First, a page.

Florida State Football: Where Jimbo Fisher Ranks Among ACC's Top 2012 Coaches
Entering the 2011 season, Florida State was considered a trendy pick to compete for a national championship.
Unfortunately for Seminoles fans, the team finished 23rd in the Associated Press Top 25—right behind fellow ACC foes Clemson and Virginia Tech.
Heading into 2012, head coach Jimbo Fisher isn't on the hot seat, but the pressure is on for Bobby Bowden's successor to put his stamp on the once storied program.
With guys like Dabo Swinney of Clemson and Frank Beamer of Virginia Tech leading hugely successful programs, the ACC certainly doesn't lack for coaching talent.
Let's take a look at where Fisher sits among the ACC's top coaches.
5. Al Golden, Miami
Though he lacks the longevity of some of his ACC contemporaries, Miami's Al Golden doesn't lack passion.
After a standout collegiate career at Penn State and a brief stint with the New England Patriots, the former tight end entered the coaching ranks as the offensive coordinator at Red Bank Catholic High in New Jersey.
The defensive-minded coach eventually made his name when he served as Al Groh's defensive coordinator for five years at Virginia.
Golden was also responsible for turning around the Temple program in 2009 when he led the team to its first winning record since 1990.
However, Golden's toughest task has been rebuilding one of college football's most storied, yet controversial programs.
Although he only went 6-6 in his first season with the Hurricanes, Golden has done a solid job recruiting big-time athletes to a program that's made headlines for the wrong reasons in recent years (Yahoo! Sports).
By snagging in-state stars Tracy Howard (CB) and Randy "Duke" Johnson (RB) in 2012, Golden showed that the Hurricanes are still a program that attracts top recruits.
4. Paul Johnson, Georgia Tech
Call it whatever you want, but Paul Johnson's triple-option offense simply works.
The 54-year-old brought his signature rushing attack to the Georgia Tech Yellow Jackets back in 2008, and the system has been nearly flawless.
During his four-year tenure at GT, Johnson's rushing attack has been the best in the ACC while ranking in the top four nationally every year.
Although Johnson's team has never played in a national championship, his squad did win the conference title in 2009.
Along the way, the Yellow Jackets' head coach has produced a pair of first-rounders—defensive end Derrick Morgan and wide receiver Demaryius Thomas—as well as wide receiver Stephen Hill and defensive end/linebacker Michael Johnson.
After posting an 8-5 record with five conference wins in 2011, Johnson still remains one of the better coaches in the ACC.
3. Jimbo Fisher, Florida State
For most coaches, going 19-8 during your first two seasons is nothing to scoff at.
However, things are a little different when you're coaching in Tallahassee.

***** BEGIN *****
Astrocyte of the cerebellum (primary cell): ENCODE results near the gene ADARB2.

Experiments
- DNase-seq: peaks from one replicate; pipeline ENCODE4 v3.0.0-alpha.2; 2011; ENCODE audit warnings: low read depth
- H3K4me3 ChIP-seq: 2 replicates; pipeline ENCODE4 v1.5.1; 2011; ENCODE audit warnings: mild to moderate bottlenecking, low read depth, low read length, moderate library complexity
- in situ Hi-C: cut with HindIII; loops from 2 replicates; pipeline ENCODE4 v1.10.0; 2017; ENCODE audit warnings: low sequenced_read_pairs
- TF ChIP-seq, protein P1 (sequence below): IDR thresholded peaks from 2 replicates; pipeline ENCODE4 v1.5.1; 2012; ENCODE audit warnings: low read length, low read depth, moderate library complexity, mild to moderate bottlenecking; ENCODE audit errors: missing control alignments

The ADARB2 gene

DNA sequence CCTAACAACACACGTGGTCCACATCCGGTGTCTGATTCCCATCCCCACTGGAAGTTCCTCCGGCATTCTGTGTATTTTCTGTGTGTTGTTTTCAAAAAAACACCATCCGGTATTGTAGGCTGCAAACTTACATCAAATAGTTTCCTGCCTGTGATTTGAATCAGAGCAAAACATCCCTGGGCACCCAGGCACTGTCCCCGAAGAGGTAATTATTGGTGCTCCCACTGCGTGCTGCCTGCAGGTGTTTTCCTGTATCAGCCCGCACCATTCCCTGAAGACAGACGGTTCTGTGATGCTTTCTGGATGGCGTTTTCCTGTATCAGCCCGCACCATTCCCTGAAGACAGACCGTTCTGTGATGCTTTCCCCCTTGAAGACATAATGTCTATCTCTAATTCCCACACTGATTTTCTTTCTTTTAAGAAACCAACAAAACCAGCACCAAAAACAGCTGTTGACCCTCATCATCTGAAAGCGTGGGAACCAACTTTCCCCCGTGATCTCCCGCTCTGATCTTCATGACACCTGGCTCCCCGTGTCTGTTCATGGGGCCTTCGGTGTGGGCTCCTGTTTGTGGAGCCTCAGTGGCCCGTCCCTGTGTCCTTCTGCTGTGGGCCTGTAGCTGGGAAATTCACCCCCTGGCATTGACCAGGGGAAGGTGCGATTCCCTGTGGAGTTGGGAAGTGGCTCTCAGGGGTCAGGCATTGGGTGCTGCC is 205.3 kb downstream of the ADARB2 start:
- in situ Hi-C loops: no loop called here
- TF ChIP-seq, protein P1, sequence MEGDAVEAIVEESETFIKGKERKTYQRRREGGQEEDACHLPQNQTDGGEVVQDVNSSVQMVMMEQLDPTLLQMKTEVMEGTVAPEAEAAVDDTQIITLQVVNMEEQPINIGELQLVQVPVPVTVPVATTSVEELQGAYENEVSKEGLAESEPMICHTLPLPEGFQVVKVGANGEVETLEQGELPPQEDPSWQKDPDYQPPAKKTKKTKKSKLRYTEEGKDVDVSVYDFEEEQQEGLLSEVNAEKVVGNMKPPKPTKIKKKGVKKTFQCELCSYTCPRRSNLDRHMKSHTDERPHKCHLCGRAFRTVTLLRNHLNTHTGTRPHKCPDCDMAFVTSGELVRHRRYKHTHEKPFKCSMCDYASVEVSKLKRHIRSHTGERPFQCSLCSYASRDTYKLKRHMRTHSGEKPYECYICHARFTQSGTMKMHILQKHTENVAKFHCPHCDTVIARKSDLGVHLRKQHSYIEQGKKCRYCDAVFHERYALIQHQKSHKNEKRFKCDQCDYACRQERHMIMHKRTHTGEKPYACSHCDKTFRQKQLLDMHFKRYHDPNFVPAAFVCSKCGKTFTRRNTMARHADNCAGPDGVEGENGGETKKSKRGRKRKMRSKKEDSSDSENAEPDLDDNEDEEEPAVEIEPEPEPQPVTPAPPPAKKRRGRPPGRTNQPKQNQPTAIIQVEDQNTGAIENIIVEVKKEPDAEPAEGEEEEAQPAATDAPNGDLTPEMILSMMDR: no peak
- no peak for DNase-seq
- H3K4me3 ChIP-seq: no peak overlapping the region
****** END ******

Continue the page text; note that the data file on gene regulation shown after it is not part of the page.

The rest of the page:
After serving as Bobby Bowden's offensive coordinator for three seasons, Jimbo Fisher eventually took over for one of college football's most renowned head coaches and was expected to get Florida State back in national title contention.
While his on-field performance isn't at an A level yet, it's hard to argue against his work on the recruiting trail.
In his first recruiting go-around, Fisher managed to reel in a hefty catch of prized recruits including safety LaMarcus Joyner, linebackers Jeff Luc and Christian Jones, defensive end Bjoern Werner and receivers Christian Green and Kenny Shaw.
Fisher's 2011 and 2012 signing classes also ranked as some of the best in the nation as he managed to bring in JUCO stars Cornelius "Tank" Carradine and Jacob Fahrenkrug, safety Karlos Williams, running back James Wilder, Jr. tight end Nick O'Leary and a pair of elite defensive linemen in Mario Edwards, Jr. and Eddie Goldman.
Although Fisher is known for his offensive prowess, it could be his stacked defense that catapults the Seminoles back up the rankings in 2012.
Dabo Swinney, Clemson
Like Miami's Al Golden, Clemson head coach Dabo Swinney is a young coach who combines a no-nonsense attitude with an intense desire to win.
In just four years at Clemson, Swinney has transformed the program into one of the nation's up-and-comers.
Although he and his team would surely like to forget the 70-33 stomping by West Virginia in the Orange Bowl, the national embarrassment only seemed to fuel Swinney as he hit the recruiting trail this offseason.
The 42-year-old managed to sign six ESPN 150 players, including Travis Blanks, the class' second-ranked safety.
However, his best work might not come to fruition until next season as Clemson reportedly got a commitment from the top prospect of 2013 in defensive end Robert Nkemdiche, according to Michael Carvell of The Atlanta Journal-Constitution.
Although there's been some controversy about Nkemdiche possibly de-commiting if Clemson doesn't make an offer to his high school teammate, keeping Nkemdiche in a Tigers uniform will surely be near the top of Swinney's to-do list (AJC.com).
Frank Beamer, Virginia Tech
Frank Beamer has been coaching at Virginia Tech for longer than any of his players have been alive.
During that 25-year run, the elder statesman of the ACC has overseen the development of numerous future NFL stars, perhaps none bigger than Philadelphia Eagles quarterback Michael Vick.
Although Virginia Tech doesn't have the same "sex-appeal" of Miami or Florida State, it's hard to argue with a quarter century of consistency.
Since taking over the reigns at VT, all Beamer has done is go 209-98-2 with four ACC titles.
With a future first-rounder at the helm in quarterback Logan Thomas, Beamer's team should still be the favorite in the crowded conference.